Mustafa Neemuchwala

Mustafa joined NEA’s Technology team in 2021. His investment interests across stages include AI, cybersecurity, developer, data, technically differentiated application software, and fintech. Before NEA, Mustafa advised on tech M&A deals at Qatalyst Partners across developer, cybersecurity, data, infra, fintech, deep tech, and consumer internet. After early years in Tokyo and Mumbai, Mustafa moved to the Dallas suburbs and is a proud Texan. He graduated from the University of Texas at Austin, studying fundamental and quantitative finance, liberal arts, computer science, and mathematics.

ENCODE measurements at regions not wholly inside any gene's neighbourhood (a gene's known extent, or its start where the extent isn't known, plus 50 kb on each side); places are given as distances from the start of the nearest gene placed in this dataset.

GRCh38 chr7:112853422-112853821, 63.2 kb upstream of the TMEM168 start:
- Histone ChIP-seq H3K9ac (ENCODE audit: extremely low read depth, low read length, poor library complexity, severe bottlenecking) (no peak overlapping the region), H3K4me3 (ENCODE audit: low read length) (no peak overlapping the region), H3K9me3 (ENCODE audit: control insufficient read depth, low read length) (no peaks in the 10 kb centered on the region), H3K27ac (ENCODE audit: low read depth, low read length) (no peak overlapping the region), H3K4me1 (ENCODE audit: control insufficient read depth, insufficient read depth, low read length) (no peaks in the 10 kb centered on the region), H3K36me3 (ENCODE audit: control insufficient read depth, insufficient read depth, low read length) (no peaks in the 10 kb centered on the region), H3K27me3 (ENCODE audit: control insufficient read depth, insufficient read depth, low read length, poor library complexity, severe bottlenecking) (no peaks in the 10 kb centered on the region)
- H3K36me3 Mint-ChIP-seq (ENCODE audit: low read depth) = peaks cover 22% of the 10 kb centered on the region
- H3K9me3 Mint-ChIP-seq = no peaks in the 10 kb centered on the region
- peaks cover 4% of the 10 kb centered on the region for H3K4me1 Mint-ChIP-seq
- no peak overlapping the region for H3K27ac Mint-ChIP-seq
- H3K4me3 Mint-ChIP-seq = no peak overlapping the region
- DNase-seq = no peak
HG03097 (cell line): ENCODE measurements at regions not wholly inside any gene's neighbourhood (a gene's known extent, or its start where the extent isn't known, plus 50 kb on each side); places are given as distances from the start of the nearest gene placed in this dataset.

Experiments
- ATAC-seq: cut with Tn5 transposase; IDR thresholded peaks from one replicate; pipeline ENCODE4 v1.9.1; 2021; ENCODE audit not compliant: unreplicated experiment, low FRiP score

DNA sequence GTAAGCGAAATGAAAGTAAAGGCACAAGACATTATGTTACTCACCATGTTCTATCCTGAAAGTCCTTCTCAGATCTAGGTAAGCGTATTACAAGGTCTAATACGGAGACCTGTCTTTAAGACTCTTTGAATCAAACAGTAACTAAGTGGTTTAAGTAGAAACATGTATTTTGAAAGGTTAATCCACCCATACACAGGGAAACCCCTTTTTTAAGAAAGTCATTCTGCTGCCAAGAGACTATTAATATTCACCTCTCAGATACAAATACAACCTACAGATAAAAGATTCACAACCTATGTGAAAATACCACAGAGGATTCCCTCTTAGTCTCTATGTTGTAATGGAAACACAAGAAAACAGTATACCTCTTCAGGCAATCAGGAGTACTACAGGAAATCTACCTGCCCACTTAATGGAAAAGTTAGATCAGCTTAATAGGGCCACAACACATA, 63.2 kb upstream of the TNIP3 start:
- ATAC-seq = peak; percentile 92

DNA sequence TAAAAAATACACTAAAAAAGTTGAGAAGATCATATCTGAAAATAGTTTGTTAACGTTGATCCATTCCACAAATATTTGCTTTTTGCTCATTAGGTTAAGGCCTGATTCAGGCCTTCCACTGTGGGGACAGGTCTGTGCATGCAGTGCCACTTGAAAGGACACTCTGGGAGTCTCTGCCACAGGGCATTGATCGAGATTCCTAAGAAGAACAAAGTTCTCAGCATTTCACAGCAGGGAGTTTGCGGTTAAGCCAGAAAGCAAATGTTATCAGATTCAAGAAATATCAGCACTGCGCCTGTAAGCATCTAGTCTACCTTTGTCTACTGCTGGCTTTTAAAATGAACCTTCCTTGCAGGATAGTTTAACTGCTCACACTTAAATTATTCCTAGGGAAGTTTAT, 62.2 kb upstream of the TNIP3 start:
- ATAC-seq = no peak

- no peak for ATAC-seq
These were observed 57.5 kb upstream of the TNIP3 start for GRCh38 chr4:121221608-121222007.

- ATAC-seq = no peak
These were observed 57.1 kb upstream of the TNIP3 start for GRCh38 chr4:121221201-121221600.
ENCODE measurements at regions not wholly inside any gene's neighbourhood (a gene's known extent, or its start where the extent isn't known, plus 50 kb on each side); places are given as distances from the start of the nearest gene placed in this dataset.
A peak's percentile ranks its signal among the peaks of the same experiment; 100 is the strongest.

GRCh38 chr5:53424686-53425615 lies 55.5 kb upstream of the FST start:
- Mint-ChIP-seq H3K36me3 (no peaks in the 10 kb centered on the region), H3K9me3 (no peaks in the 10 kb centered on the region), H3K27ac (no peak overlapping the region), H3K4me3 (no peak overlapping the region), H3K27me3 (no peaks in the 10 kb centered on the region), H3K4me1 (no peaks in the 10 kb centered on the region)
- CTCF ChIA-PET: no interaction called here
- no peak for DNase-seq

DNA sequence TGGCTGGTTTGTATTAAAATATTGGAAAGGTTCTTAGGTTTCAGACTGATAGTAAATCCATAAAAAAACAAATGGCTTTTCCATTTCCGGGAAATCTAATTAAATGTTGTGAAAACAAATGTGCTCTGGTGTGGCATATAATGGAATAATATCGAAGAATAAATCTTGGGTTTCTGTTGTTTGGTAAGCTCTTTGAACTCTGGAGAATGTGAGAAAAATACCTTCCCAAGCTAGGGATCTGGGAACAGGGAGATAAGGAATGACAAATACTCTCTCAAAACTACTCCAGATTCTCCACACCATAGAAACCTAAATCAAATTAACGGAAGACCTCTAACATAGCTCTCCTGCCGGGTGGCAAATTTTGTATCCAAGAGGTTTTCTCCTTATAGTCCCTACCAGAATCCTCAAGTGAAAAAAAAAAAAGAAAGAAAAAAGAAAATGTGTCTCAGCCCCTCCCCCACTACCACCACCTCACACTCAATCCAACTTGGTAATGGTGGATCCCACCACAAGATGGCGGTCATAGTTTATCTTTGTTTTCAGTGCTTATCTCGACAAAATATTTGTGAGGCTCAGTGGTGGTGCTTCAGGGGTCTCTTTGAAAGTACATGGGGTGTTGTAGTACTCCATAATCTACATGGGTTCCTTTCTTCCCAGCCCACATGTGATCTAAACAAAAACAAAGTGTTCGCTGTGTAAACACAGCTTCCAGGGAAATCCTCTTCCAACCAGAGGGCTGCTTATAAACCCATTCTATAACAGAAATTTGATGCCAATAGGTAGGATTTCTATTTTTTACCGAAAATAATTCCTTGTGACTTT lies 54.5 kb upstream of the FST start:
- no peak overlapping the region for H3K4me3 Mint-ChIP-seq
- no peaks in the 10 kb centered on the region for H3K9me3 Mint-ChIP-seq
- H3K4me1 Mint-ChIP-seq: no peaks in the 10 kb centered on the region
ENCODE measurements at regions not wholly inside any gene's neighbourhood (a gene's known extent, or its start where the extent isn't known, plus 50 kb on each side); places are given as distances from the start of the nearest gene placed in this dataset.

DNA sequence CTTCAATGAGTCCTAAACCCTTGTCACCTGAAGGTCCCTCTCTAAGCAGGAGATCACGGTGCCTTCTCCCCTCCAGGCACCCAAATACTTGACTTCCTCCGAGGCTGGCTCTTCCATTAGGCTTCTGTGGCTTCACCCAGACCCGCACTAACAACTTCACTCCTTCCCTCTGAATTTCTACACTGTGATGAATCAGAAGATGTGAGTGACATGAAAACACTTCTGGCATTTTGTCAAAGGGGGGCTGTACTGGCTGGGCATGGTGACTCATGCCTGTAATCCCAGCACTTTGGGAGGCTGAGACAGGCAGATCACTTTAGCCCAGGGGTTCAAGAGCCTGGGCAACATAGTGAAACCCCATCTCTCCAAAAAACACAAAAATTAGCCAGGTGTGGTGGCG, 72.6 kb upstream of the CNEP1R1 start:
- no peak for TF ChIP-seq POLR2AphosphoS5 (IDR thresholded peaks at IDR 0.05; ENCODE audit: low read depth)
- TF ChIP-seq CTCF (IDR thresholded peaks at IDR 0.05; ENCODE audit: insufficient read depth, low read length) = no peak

Mustafa joined NEA’s Technology team in 2021. His investment interests across stages include AI, cybersecurity, developer, data, technically differentiated application software, and fintech. Before NEA, Mustafa advised on tech M&A deals at Qatalyst Partners across developer, cybersecurity, data, infra, fintech, deep tech, and consumer internet. After early years in Tokyo and Mumbai, Mustafa moved to the Dallas suburbs and is a proud Texan. He graduated from the University of Texas at Austin, studying fundamental and quantitative finance, liberal arts, computer science, and mathematics.